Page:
A Shepparton teenager faced court last week just three days after he was released on bail for a number of offences including theft, possession of cannabis and possessing a dangerous item.
The boy, 15, who cannot be named for legal reasons, was arrested on Friday for a number of burglaries dating back to March this year and for breaching his bail curfew set just three days prior.
His arrest came despite being warned by a magistrate on Tuesday that his release on bail would be a final chance for him to turn his life around.
The boy faced a Children's Court on Friday for another bail application, with a magistrate denying his release.
“Your time is up ... you're an unacceptable risk in my view,” the magistrate said.
“Bail is not a joke — I have given you plenty of chances.”
The boy was remanded in custody in relation to allegations including an attempted burglary at a house in Mooroopna on March 2 this year.
That same day police allege the boy gained entry to two other houses in Mooroopna where he stole numerous items including jewellery, $100 cash and a laptop.
The court heard that while inside one of the houses the boy grabbed a drink from the fridge which he consumed, leaving the empty bottle inside the house.
On May 14 police matched the DNA collected from the bottle to that of the accused.
The court was told that on May 13, just one day after being released on bail, the boy allegedly stole a bike from a home in Shepparton.
That same day police also received a call to say the boy was breaching his bail curfew.
The boy was arrested on May 15 and police located the stolen bike inside his bedroom.
The court heard police opposed his bail once more, saying he showed a "disregard" to any conditions enforced and his behaviour placed "innocent members of the community at risk of serious harm".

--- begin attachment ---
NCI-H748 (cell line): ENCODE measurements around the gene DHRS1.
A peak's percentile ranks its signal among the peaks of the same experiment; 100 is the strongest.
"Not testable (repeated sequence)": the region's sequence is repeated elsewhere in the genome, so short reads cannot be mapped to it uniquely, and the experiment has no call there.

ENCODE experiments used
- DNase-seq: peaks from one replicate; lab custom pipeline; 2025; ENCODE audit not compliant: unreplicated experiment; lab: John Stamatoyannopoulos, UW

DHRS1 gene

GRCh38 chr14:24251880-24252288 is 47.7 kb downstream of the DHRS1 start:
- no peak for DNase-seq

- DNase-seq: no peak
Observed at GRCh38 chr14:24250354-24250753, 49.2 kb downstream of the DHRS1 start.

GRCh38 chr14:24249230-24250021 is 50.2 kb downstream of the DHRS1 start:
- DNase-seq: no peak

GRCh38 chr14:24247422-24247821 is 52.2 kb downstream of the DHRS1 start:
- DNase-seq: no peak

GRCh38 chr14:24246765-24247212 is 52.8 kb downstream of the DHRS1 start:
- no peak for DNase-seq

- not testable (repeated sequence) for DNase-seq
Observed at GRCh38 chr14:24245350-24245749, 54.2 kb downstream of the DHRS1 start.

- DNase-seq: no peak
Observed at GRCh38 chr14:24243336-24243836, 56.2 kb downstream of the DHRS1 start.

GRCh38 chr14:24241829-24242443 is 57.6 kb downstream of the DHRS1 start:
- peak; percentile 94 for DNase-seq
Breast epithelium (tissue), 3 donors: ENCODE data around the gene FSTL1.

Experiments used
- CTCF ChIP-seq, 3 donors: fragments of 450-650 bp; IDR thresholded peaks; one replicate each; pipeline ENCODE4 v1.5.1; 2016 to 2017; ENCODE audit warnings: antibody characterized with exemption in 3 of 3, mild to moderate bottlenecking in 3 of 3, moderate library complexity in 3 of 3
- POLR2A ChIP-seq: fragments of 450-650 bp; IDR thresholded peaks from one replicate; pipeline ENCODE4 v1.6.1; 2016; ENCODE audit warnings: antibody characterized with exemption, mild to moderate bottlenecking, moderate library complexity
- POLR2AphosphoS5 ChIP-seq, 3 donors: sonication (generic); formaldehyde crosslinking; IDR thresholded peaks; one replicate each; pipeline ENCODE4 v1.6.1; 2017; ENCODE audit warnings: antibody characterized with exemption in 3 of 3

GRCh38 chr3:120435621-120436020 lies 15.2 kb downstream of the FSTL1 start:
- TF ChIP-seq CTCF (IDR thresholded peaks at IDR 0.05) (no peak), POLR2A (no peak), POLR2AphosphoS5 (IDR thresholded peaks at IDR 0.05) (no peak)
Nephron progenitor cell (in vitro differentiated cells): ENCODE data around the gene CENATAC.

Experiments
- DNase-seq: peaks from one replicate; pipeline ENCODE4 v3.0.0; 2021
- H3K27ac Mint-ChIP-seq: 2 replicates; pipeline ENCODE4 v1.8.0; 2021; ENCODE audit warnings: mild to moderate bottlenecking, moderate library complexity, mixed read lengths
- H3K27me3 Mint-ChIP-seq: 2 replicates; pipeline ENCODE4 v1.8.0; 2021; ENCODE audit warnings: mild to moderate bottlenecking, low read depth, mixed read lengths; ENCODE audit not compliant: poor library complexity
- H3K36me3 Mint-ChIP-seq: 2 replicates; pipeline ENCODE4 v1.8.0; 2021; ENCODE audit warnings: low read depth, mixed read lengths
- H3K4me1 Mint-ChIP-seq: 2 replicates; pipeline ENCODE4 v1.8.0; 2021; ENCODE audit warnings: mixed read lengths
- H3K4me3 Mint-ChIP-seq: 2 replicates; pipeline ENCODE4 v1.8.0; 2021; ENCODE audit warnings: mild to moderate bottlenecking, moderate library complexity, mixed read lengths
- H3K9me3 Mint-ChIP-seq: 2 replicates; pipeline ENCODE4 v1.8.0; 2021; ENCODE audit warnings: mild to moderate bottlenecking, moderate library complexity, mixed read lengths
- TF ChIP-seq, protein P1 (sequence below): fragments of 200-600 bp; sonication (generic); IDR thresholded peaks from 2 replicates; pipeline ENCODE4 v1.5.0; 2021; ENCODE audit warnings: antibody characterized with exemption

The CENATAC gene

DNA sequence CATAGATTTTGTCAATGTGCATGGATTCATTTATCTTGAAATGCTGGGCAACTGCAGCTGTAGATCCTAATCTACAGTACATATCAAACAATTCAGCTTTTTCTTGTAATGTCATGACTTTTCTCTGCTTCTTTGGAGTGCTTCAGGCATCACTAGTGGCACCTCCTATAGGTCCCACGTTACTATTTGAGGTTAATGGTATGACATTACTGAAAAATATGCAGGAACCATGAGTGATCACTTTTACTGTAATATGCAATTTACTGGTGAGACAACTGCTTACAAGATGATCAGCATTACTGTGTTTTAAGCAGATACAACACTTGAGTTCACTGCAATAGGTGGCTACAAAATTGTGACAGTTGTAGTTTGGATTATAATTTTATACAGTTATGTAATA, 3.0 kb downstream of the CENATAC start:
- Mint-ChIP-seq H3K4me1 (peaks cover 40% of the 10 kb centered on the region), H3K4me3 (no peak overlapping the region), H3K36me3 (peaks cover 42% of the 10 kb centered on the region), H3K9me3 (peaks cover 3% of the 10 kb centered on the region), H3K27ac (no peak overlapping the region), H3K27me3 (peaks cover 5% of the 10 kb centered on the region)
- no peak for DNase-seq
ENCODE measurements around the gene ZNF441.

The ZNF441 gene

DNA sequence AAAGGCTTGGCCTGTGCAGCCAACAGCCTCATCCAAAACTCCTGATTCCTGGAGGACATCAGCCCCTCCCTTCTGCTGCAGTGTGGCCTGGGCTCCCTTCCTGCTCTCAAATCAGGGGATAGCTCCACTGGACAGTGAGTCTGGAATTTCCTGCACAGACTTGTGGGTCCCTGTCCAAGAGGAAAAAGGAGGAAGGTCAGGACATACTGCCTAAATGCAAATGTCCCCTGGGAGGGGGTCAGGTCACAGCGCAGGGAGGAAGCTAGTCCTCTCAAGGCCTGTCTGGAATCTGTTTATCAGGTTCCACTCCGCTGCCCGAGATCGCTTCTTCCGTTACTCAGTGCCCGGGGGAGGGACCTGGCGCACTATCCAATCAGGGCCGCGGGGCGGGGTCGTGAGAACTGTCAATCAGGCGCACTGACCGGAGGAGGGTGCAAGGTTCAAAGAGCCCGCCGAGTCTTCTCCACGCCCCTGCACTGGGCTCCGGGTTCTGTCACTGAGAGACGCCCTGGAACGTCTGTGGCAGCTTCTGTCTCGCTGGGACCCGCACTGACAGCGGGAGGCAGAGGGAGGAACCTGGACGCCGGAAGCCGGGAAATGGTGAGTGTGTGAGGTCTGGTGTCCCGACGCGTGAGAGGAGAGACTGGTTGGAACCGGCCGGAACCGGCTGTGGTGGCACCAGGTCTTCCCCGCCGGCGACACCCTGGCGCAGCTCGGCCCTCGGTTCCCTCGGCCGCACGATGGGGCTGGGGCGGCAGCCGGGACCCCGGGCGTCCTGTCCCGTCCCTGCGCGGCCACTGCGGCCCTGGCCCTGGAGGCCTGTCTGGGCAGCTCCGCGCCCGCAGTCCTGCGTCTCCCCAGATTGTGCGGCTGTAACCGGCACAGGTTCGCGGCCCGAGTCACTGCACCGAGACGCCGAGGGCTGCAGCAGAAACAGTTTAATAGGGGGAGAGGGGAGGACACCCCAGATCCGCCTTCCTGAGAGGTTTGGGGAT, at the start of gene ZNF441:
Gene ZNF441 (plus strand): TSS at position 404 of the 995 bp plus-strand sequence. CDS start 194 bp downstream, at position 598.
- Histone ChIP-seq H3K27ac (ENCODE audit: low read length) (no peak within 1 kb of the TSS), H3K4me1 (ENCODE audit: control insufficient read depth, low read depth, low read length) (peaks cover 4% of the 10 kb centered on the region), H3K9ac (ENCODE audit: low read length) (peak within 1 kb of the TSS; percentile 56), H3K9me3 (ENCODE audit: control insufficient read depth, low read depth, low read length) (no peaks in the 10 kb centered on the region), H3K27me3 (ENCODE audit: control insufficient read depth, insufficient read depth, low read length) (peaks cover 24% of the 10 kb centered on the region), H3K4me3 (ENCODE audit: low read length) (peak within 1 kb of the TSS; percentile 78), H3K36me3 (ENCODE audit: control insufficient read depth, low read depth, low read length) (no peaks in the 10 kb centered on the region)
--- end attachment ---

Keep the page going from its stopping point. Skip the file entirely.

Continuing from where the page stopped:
“You were crystal clear about what would happen if (the boy) came before the court again,” police said.
“You indicated it was his last chance and Parkville (youth justice centre) was the answer if he was to breach any bail conditions.”
The boy's lawyer told the court the new matters which saw her client remanded into custody were "quite old" and predated the bail matters which the magistrate had previously seen the boy on.
She argued the prosecution case was "not the strongest" saying there was no physical evidence which linked her client to two of the Mooroopna addresses.
She told the court her client found the bike by the side of a street and picked it up as a way to visit his family and still manage to make it back to his residential care address in time for his curfew.
The lawyer said her client, who recently began residing at the residential care unit, was very happy there and enjoyed the structured and supportive environment.
She said her client had experienced some issues when he had previously been remanded at Parkville, saying he was once "viciously assaulted" and always had a difficult time when released from the centre.
“He recognises the need for stability in his life — this is a real grounding force,” the lawyer said.
“The concern is with all the shifts and changes, he was really grateful to get the residential place, the concern is if he goes to Parkville it will be a setback.”
The boy was remanded in custody to face a Children's Court again in June.
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